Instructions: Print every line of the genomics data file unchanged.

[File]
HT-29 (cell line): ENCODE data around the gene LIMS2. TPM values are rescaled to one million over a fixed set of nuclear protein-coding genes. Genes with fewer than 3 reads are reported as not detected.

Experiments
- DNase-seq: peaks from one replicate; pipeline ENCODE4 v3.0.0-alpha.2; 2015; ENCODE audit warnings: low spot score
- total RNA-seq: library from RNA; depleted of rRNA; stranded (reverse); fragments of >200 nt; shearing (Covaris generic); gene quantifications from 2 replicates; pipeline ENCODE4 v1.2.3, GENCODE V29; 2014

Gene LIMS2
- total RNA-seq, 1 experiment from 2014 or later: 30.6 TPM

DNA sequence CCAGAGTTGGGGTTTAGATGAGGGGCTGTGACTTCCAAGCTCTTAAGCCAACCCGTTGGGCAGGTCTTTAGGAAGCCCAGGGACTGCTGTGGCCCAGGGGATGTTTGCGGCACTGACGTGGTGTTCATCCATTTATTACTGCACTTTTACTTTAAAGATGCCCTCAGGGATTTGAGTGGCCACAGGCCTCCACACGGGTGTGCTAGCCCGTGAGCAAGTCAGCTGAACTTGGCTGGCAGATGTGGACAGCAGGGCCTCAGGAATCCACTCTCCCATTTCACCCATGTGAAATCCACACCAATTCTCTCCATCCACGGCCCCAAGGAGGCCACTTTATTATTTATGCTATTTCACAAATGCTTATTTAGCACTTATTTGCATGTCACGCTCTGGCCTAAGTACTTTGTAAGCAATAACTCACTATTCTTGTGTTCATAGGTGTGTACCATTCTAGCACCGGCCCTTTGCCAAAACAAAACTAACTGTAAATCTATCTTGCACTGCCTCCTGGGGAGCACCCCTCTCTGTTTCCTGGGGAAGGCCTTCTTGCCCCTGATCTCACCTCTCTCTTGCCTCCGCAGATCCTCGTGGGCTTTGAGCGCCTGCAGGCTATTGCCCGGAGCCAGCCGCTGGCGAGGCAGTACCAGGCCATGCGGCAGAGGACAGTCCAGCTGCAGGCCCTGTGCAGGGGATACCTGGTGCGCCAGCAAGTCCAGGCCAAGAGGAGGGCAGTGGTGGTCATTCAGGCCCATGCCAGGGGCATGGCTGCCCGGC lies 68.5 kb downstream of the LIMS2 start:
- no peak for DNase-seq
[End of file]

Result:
HT-29 (cell line): ENCODE data around the gene LIMS2. TPM values are rescaled to one million over a fixed set of nuclear protein-coding genes. Genes with fewer than 3 reads are reported as not detected.

Experiments
- DNase-seq: peaks from one replicate; pipeline ENCODE4 v3.0.0-alpha.2; 2015; ENCODE audit warnings: low spot score
- total RNA-seq: library from RNA; depleted of rRNA; stranded (reverse); fragments of >200 nt; shearing (Covaris generic); gene quantifications from 2 replicates; pipeline ENCODE4 v1.2.3, GENCODE V29; 2014

Gene LIMS2
- total RNA-seq, 1 experiment from 2014 or later: 30.6 TPM

DNA sequence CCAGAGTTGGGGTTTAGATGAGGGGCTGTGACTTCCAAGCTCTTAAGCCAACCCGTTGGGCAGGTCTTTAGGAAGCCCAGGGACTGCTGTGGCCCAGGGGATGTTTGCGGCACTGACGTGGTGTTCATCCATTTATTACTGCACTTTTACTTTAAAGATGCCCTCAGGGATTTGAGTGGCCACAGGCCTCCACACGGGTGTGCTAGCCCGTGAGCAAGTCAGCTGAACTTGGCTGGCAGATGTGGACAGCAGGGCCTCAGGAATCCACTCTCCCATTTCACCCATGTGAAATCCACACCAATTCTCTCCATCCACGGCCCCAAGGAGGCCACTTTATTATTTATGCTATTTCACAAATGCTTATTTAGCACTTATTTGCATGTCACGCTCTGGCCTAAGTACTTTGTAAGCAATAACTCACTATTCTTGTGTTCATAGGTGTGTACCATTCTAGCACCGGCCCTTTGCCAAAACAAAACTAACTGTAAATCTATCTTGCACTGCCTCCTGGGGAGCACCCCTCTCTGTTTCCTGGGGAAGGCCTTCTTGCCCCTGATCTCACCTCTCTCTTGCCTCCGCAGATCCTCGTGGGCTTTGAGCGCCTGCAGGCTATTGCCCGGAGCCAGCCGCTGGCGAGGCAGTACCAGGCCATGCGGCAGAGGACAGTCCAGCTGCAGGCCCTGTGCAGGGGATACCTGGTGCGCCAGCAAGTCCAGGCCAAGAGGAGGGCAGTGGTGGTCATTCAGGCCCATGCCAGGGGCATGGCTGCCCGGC lies 68.5 kb downstream of the LIMS2 start:
- no peak for DNase-seq